Worlds Largest Twine Ball II, Cawker City, Kansas
What could be better than a giant ball of twine? Why, two of course. In the little town of Cawker City (population about 600), another sisal saver devoted himself to creating a monster. Frank Stoeber started this ball of twine in 1953. Alas, he passed on in 1974, without catching up to his predecessor in Minnesota. The town didn’t give up, continuing to wrap as a community project. Every year a twine-a-thon is held in conjunction with the annual Cawker City picnic cook-off and parade. A painted trail leads visitors on a walking tour of classic paintings copied with a ball of twine inserted, including Mona Lisa, American Gothic and The Scream. All were created by a minister’s wife.
Haines Shoe House, York, Pennsylvania
In 1948, Colonel Mahlon M. Haines, the owner of a shoe store chain, had a building erected in the shape of a boot to publicize his business. It was finished the following year, standing 25 feet tall and 48 feet long. The windows were stained glass shoes with the one in the door showing the owner holding a shoe in each hand. Out front was a shoe-shaped mailbox; a doghouse shaped like a boot sat out back. A boot-decorated fence surrounded the yard. Thirty-eight elderly couples were treated to a free weekend each year, while newlyweds could spend a romantic week complete with a live-in maid and butler. Today, it’s a tourist attraction with a snack bar in the heel, serving “Toe Dogs and Heelbasi”. The building is located eight miles east of York, near the Hellam exit of US 30.
Wall Drug, Wall, South Dakota
Would you vacation at a drug store? You could if it was Wall Drug in South Dakota. Bought by a young couple during the great depression in 1931, the business floundered for five years until they had an epiphany: cars were whizzing by on the nearby highway without the benefit of air conditioning. What would entice them to stop in? Free ice water! Signs, modeled after the ubiquitous Burma Shave signs, were made up and posted along the highway. Parched travelers began to flock in and a legacy was born. Today there are 76,000 square feet of free attractions, including an animated T-Rex, train station water show, picture-taking props in the free picnic area and much more. There is a gourmet coffee shop, art gallery/restaurant and a pizza parlor. You can buy cowboy boots, Native American artifacts, western clothing and the list goes on. Nowadays up to 20,000 people stop by daily. Wall is about an hour’s drive east of Rapid City on I-90.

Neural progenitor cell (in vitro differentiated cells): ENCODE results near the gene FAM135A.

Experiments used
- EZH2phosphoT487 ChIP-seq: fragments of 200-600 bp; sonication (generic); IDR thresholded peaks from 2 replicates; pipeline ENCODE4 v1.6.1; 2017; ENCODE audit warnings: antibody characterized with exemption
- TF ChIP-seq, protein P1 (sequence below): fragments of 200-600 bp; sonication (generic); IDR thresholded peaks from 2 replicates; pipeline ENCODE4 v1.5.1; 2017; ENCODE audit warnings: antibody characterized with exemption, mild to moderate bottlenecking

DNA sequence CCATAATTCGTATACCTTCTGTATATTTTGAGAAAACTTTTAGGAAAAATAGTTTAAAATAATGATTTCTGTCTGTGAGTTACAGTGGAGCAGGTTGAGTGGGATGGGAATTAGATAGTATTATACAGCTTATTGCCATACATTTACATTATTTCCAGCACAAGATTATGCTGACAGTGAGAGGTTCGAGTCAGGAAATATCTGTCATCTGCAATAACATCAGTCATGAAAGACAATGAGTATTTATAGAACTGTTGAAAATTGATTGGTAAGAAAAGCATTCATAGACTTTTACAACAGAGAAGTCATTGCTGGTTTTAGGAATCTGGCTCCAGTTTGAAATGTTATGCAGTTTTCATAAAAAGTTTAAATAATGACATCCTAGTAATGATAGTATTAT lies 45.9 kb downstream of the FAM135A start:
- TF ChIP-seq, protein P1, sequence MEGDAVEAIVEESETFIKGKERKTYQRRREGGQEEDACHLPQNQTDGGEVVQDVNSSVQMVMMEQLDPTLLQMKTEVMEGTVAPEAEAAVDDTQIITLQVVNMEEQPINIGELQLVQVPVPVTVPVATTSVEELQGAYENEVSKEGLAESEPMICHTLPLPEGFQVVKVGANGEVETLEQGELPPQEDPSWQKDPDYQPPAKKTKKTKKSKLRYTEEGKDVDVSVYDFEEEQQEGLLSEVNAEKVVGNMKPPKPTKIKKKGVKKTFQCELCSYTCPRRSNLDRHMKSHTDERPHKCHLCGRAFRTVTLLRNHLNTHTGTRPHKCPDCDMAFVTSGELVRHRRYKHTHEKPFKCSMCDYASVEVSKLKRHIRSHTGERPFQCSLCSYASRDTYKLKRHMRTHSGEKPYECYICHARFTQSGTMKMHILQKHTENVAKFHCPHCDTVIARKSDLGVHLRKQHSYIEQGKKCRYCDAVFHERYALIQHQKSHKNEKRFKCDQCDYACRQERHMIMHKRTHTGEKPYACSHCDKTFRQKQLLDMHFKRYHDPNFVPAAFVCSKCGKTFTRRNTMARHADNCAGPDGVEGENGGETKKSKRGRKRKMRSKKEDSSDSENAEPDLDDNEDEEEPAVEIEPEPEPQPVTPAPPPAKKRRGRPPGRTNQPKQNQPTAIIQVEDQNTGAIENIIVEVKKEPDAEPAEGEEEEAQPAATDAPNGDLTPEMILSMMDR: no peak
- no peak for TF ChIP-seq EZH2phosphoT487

Corn Palace, Mitchell, South Dakota
Further east on I-90 in South Dakota, you find the town of Mitchell, in the southeast part of the state. The town’s claim to fame is a building that mixes agriculture and architecture. The Corn Palace is a multi-use building decorated on the outside with corn in the style of folk art murals. Every year, the murals are completely re-done by a local artist. During the summer months, free guided tours are available. This is the third incarnation of the palace, which located at the present site in 1921. It is used for high school proms, dances, banquets and sporting events and whatever else might come along, including the Polka Festival on September 17, 18 and 19, 2010.
Muffler Men, Various Locations Across the Country
Do you know the Muffler Man? Driving across the U.S., you are likely to see giant figures that have been dubbed Muffler Men. These are large, fiberglass icons made from an original Paul Bunyan mold in the 1960s. They stand 18 to 23 feet tall, with their right palm up and the left palm down. The hands were designed to hold Mr. Bunyan’s axe but were also handy for mufflers or tires. Crafted by the International Fiberglass Company in California, they were ordered by large oil companies Phillips Petroleum and Texaco, as well as restaurant chains, to attract attention to their business. Uniroyal Tires ordered a female version. As they fell out of favor, many were bought by independent businesses and re-made into new personas associated with their current owners. You can see current versions dressed as cowboys, bare-chested Indians, spacemen, golfers and more, holding props related to their current association.
Finding the Fun-derful
Local chambers of commerce are also excellent sources of information on area roadside attractions. They will be happy to furnish you with brochures and maps of local attractions. Auto clubs such as AAA usually have free detailed guide books for the entire country. Books on the subject are available at popular online or brick-and-mortar bookstores. Look for “Roadside Attractions: Cool Cafes, Souvenir Stands, Route 66 Relics and Other Road Trip Fun”, “Route 66 Adventure Handbook” and similar titles.
Okay, let’s get busy and start planning a vacation that will stay with your family forever. Road trip!